Renters facing a huge digital divide… thanks to the NBN

I’m surprised no one has mentioned this before (ok course they have, but I just haven’t seen it).  In a flash of inspiration from a Delimiter article re the NBN roll out in Tasmania being Opt Out, not Opt in, I realised we are on the verge of a massive new digital divide.

This new divide will between home owners and renters. If you rent a house and the landlord hasn’t got the Fibre connected to your house and your landlord doesn’t get tech you are basically screwed.  Say the cost of connection is $200 and you have to pay it when you move in, you still run the risk that 6 months into your lease the house gets sold out from underneath you.  Then you are up for the $200, plus breaking your 12month or 24 month plan, reconnection fees when you move.  So that one connection could cost you $500 before you even blink.

Think about your own landlord for a minute, what if they own more than one house are they going to stump up the cash to get them all connected.  Most of us have horror stories of landlords not fixing the basics in a house let alone paying for something new.

In my current place I am lucky, my landlord would, but then he is a techie so of course he helped me try and fix noise issues on the ADSL.  How many landlords fall into this category, very very few I would say.

If my house was a unit and my landlord got the need for the NBN but no one else on the strata title did… they even in the best case scenario I am still out of luck.

The NBN has the prospect of creating a whole new generation of digital natives that work in real time across the country or the world.  A technology that like ADSL before it, break down the barriers to entry for many fields.  Yet we run the risk that those who are least able to afford it will be left even further behind.  (At least with ADSL, the phone is connected already). Unlike Finland which has made broadband access a right, we are still arguing as a nation whether we need it or not.

With uptake rates being bandied about around the 30% mark, what hope will those that cannot afford their own home (even those of half decent wages these days!) have of being connected.

I know in the future I will look at houses and one of the key things will be its connection to the NBN, but what about those left behind!

The government is happy to say that up to 93% of the populace will be connected.  That is wrong.  Unless the fibre is taken into the house, that 93% are potential customers only, not actual. Having a phone line is taken as a given, but unless the government does something serious about the connections the divide will not only exist as it does today it will increase.

Now overtime this may become less of an issue as more and more houses are connected,  but that could be 10 years plus.  10 years in digital years is a century of being out of touch.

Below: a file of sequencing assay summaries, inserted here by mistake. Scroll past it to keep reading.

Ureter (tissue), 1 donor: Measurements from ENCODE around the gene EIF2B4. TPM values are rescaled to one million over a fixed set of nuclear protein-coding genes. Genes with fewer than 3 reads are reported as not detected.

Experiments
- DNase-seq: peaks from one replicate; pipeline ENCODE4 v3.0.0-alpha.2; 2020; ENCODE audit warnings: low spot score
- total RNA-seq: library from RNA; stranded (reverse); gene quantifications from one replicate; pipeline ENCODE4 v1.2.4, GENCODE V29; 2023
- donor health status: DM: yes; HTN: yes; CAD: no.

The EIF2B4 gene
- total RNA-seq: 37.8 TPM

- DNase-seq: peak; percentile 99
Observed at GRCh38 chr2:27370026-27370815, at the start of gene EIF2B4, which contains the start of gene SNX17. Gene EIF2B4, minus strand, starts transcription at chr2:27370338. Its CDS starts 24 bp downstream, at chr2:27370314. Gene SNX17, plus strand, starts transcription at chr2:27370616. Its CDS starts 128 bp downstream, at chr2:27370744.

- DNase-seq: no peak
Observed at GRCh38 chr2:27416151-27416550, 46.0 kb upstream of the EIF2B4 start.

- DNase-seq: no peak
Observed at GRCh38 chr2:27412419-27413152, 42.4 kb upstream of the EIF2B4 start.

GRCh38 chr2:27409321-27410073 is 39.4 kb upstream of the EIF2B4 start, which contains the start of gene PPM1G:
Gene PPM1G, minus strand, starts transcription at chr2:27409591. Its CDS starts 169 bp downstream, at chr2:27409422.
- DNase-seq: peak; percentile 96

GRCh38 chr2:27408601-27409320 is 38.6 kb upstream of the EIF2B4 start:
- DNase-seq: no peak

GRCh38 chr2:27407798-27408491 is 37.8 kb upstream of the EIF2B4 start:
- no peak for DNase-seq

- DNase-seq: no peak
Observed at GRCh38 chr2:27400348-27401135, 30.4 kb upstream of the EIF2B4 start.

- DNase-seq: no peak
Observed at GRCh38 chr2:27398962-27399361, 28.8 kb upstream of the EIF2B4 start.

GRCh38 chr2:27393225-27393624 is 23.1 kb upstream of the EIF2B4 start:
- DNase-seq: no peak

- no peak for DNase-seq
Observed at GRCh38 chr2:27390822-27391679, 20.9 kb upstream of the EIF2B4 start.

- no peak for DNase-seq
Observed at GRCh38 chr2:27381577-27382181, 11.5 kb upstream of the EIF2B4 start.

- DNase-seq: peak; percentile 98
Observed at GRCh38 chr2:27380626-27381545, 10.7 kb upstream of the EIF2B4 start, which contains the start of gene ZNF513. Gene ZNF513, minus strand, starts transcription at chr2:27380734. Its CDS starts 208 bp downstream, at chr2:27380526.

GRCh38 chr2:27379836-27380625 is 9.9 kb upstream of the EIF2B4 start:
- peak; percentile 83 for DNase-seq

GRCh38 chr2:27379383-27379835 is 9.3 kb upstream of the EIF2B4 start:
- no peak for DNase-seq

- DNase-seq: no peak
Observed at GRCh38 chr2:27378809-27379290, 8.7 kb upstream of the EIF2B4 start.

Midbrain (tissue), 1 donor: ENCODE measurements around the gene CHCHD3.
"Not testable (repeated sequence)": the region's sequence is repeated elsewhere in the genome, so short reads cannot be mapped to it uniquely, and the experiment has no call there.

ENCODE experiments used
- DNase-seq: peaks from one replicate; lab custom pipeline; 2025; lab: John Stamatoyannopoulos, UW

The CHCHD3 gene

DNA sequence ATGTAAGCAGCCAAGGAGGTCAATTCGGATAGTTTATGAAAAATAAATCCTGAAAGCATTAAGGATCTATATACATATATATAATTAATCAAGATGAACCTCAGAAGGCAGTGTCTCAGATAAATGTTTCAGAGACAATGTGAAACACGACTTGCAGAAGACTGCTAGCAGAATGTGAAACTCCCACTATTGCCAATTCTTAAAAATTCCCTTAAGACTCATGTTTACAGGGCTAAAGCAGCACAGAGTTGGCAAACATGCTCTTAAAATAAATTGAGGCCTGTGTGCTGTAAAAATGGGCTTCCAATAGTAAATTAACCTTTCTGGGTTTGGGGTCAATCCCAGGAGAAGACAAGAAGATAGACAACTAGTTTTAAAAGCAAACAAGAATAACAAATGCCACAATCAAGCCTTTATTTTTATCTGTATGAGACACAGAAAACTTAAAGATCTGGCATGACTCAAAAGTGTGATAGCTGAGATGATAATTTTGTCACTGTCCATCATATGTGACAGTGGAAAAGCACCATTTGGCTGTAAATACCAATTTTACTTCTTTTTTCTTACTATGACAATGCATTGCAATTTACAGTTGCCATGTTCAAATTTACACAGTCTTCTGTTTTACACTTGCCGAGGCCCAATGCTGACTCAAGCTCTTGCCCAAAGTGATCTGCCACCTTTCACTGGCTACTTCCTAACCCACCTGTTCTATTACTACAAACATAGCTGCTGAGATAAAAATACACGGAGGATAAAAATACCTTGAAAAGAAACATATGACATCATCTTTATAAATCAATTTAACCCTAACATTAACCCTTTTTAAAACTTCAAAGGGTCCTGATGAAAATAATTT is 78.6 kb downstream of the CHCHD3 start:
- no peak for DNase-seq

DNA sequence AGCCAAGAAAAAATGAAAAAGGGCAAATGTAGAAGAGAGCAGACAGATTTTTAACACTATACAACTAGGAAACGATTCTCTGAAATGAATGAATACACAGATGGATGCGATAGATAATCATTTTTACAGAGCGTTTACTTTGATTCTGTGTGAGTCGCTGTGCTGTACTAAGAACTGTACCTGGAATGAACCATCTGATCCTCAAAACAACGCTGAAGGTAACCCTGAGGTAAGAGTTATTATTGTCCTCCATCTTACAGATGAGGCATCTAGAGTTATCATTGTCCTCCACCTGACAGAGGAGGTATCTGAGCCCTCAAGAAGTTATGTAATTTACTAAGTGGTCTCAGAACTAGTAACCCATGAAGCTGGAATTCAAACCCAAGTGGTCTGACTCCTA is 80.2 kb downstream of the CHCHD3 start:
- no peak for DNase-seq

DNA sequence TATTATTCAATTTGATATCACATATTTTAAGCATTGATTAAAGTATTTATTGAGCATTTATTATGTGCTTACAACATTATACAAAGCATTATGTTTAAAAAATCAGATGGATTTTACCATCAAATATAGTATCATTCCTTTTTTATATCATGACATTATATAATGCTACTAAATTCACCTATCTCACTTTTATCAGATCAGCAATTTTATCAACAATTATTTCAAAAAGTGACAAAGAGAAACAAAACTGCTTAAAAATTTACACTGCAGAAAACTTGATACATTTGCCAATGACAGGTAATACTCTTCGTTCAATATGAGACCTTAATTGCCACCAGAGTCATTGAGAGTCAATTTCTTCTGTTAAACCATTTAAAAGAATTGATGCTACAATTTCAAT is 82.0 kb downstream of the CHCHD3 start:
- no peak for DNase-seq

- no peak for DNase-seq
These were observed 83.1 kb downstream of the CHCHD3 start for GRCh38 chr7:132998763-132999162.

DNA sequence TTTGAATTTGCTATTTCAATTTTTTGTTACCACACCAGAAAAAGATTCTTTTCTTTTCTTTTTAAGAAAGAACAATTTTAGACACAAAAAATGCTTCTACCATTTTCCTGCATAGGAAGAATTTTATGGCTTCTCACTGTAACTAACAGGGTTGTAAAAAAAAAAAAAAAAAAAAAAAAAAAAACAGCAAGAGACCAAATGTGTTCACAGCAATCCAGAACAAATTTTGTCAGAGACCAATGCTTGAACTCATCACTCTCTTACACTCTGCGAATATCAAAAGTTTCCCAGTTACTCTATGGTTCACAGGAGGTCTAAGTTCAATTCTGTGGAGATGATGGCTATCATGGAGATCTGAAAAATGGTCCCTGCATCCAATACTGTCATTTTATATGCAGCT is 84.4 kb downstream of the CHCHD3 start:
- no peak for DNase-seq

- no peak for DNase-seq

Even if the govt doesn’t make the NBN opt out (which it should!), at least look at issues like this.  Perhaps a one of tax break would be enough to encourage landlords to take the plunge and then little by little we can break down the barriers to entry.

3 Responses to “Renters facing a huge digital divide… thanks to the NBN”

  1. “Say the cost of connection is $200 and you have to pay it when you move in, you still run the risk that 6 months into your lease the house gets sold out from underneath you.”

    We had houses sold from under us three times in 28 months when we first moved back to FNQ and the property boom was still happening. By the third house we decided it wasn’t worth unpacking our suitcases let alone our boxes.


    Telstra’s copper will be phased out. Yeah, it won’t be instant but people will no more be left without fibre than they’re now left without phones. It’ll take a while. Some people won’t take it up immediately – they’ll be dragged kicking and screaming into the 21st century. For five – maybe even ten – years there will be a disparity, just as in the early days (when 56k modems were just becoming the norm) cable modems and early ADSL created a disparity. Adoption of technology takes time. I’m not so concerned.

  3. Unlike the phone cable which is already supplied to the overwhelming majority, the Fibre isn’t. And while yes telstra will be swapping people over the fibre in the long run, the gap is the issue. The Modem and Router which you still need for fibre is like ADSL, but unlike the ADSL which already has the cable to the house, fibre is an extra cost.

    As I said 10 years in digital terms is a huge difference. A difference that would be very hard to overcome in many cases.

    And I am sure that like me Michael (renting or not) you’ll be signing up to the NBN pretty damn quick smart 🙂

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